Show me how it’s done:

Recent years gave us both Watchmen and Revenge of the Sith, the trailers for which fantastically embodied the momentary notion of “this line is so momentous, no visual presentation can match the power of its purely aural stimulation.”

2. When little to nothing about the movie’s plot is revealed.

This is a particularly noteworthy concept in the year 2009, when so very many movie trailers blatantly give away important plot details for no real reason.

(Tangent: I don’t want to place trailer-spoiler blame on those involved in the film or its promotional material, entirely – this trend could very well be a reactionary measure due to the fact that today’s audiences are generally pretty dumb and want things spelled out for them, even if it means eliminating surprise. Whatever.)

Anyway, when trailers choose to keep us in the dark, they also are generally far more interesting. No expository dialogue? Awesome. No real information at all? Perfect. No voiceover? Fantastic. Whet my appetite and I can promise you that I, at the least, won’t instantly hate your movie.

Show me how it’s done:

Cloverfield is probably the Muhammad Ali of this category, as not only was the trailer a clusterbomb of “ok, what in the hell is going on?” but the movie itself wasn’t even named in the trailer and precisely nothing else was known about the production, at the time the trailer premiered (people weren’t even aware of the trailer’s existence before they saw it).

The teaser trailer for Garden State is another noteworthy model of “just buy a ticket and figure it out yourself,” as it is essentially an aesthetically pleasing music video aimed at the target demographic that spoils nothing.

It’s prudent to also again praise the aforementioned Revenge of the Sith teaser, at this point, as it managed to encompass #2, 3, and 4 on this list in a 90-second reel. In addition to employing “words-over-black screen” and half of its footage coming from other movies (crazy), the first glimpse at Episode III explained very little about the movie’s details, as there’s only five words of dialogue spoken amidst all the cool visuals. Good work, Mr. Lucas.

1. A voiceover that leads into the title.

This treat is almost nowhere to be found, anymore. I can’t understand the reasoning behind this unfortunate development, however, as a voiceover that leads into the film’s title is way too much fun. Plus, it’s not like voiceovers, as a whole, are out of style – they’re as prevalent and obvious as ever. Oh well. Thankfully, we'll always have YouTube and the trailers of voiceover past because when the voiceover is specific and poetic enough to unfold itself into a haunting vocalization of the film’s title… that’s when you know you’re watching a cool trailer.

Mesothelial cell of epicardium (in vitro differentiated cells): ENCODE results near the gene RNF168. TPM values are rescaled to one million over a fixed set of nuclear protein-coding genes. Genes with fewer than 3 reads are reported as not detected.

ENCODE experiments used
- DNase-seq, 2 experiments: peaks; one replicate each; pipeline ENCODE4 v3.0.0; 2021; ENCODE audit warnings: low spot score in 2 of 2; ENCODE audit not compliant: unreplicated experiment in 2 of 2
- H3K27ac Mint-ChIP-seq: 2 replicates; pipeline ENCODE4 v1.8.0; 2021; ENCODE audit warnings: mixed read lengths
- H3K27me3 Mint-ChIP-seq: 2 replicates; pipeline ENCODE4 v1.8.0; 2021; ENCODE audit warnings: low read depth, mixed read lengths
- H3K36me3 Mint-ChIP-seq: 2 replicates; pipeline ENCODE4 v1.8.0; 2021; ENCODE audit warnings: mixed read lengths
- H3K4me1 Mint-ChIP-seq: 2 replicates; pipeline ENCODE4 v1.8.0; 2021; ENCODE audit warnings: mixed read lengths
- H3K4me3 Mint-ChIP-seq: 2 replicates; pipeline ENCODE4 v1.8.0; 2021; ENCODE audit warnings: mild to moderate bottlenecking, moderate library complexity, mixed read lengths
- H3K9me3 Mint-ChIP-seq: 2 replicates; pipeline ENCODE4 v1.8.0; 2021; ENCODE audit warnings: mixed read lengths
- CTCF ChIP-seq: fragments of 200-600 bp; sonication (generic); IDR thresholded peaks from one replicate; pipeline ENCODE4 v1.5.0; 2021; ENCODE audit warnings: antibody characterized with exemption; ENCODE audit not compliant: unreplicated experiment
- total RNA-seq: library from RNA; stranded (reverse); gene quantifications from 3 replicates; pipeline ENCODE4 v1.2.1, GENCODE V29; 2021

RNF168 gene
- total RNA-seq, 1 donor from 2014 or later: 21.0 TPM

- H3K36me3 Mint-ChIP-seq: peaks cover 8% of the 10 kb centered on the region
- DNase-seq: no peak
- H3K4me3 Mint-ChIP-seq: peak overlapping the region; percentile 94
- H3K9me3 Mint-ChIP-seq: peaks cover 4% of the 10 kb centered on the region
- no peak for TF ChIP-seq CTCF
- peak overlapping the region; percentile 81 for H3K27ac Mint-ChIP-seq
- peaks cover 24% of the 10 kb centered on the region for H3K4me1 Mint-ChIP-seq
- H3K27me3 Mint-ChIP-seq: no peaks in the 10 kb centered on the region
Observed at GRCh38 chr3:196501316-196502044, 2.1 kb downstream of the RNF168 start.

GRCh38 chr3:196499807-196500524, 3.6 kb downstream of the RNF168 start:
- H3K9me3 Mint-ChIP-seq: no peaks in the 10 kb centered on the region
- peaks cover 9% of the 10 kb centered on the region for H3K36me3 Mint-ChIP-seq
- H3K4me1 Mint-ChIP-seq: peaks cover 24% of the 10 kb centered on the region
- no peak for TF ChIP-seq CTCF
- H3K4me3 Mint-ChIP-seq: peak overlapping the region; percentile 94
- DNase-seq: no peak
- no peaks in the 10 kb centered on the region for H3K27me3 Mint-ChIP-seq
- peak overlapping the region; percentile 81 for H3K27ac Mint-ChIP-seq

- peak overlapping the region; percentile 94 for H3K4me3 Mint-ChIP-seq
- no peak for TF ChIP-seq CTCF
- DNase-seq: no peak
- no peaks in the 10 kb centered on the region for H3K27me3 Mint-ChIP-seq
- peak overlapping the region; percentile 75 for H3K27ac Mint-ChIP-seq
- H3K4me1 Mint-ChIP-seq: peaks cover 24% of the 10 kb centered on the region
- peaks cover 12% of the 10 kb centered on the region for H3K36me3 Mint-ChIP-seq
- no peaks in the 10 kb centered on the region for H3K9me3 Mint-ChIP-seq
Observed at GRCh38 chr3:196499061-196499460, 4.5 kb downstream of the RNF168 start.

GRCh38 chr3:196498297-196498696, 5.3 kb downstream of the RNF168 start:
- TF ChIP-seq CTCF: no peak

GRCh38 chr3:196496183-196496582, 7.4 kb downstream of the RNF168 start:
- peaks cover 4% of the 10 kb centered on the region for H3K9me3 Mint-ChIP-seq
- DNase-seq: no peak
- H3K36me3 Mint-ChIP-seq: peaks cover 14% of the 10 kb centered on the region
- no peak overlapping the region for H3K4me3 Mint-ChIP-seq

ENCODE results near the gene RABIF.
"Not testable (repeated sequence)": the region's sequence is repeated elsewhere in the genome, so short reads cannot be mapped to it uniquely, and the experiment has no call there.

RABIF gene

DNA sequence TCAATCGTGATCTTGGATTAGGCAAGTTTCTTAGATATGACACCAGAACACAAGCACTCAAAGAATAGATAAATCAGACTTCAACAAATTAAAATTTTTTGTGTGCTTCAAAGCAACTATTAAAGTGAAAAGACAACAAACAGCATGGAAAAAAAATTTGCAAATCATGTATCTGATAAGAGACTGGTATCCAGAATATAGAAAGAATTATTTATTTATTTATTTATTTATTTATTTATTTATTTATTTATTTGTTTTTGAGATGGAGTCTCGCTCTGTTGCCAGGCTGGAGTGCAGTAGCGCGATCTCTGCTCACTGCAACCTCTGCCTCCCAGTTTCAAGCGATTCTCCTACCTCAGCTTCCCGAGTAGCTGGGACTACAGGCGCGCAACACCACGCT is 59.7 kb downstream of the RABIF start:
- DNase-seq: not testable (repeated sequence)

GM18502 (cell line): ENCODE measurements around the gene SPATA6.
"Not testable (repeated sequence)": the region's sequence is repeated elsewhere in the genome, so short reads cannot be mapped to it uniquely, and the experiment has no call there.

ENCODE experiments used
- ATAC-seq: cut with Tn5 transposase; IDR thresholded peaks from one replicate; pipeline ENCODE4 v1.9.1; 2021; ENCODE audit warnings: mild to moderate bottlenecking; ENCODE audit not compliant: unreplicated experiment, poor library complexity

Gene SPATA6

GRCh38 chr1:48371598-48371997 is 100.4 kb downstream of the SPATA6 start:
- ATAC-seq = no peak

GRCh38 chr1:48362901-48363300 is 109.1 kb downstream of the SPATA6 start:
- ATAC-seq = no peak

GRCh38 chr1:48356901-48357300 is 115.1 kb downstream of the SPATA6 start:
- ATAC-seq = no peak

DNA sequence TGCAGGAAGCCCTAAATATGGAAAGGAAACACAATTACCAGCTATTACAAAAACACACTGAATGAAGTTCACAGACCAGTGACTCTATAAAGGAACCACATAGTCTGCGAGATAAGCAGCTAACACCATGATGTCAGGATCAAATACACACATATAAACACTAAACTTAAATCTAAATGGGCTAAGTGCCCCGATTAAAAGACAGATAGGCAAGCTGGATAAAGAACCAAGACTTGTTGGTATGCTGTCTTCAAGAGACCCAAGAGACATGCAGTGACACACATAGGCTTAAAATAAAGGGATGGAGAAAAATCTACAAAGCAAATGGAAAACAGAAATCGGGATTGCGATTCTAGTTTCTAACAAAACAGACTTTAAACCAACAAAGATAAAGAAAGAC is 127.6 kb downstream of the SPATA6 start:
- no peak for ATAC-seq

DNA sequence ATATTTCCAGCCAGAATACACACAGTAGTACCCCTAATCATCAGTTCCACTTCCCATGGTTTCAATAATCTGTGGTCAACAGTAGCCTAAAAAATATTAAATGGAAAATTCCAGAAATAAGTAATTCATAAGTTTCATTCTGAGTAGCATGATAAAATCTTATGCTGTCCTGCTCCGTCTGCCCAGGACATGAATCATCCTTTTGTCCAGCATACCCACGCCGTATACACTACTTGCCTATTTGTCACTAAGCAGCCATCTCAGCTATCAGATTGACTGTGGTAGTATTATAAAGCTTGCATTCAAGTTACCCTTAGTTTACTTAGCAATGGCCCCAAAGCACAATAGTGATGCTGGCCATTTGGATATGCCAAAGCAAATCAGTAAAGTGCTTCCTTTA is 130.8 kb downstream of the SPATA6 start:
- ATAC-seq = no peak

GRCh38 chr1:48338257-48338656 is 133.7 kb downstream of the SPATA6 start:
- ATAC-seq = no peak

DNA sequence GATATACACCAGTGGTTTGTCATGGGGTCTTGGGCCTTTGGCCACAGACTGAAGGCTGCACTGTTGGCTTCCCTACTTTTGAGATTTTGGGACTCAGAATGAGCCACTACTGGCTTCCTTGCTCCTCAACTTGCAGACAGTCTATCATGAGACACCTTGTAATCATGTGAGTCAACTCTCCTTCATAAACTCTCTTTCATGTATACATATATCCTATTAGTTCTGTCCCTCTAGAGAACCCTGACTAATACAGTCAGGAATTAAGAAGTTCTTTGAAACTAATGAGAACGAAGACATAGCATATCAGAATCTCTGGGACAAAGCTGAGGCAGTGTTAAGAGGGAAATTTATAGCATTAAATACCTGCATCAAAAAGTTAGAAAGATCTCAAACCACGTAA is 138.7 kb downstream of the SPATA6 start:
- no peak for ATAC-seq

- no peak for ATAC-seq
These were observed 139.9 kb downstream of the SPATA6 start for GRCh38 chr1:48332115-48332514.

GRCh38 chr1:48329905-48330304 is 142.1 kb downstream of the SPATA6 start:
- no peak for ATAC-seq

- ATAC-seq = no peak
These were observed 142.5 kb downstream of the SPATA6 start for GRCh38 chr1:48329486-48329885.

Show me how it’s done:

The original Jaws trailer has TWO (!) examples that are both positively righteous:

  • “It is as if God created the Devil and gave him… Jaws.
  • “None of man’s fantasies of evil can compare with the reality… of Jaws.

The crown jewel of everything mentioned on this list, however, is the first trailer for Jurassic Park. It contains trailer-exclusive footage, it spoils none of the movie’s moments (providing only the backstory for the science involved), and the voiceover leads into the title. Also, dinosaurs. Boom. Perfect. On top of all of that, the trailer ends with the promise “this summer, director Steven Spielberg will take you there” which — let’s just be honest – is arguably the greatest thing a human being can be told.

Justin Brown

Justin Brown is an artist and writer living in Virginia. He channels most of his enthusiasm into making things for his online art shop, Artness! by Justin Brown. You can keep up to date with him, his worldly adventures, and his dogs by following him on Instagram and on Facebook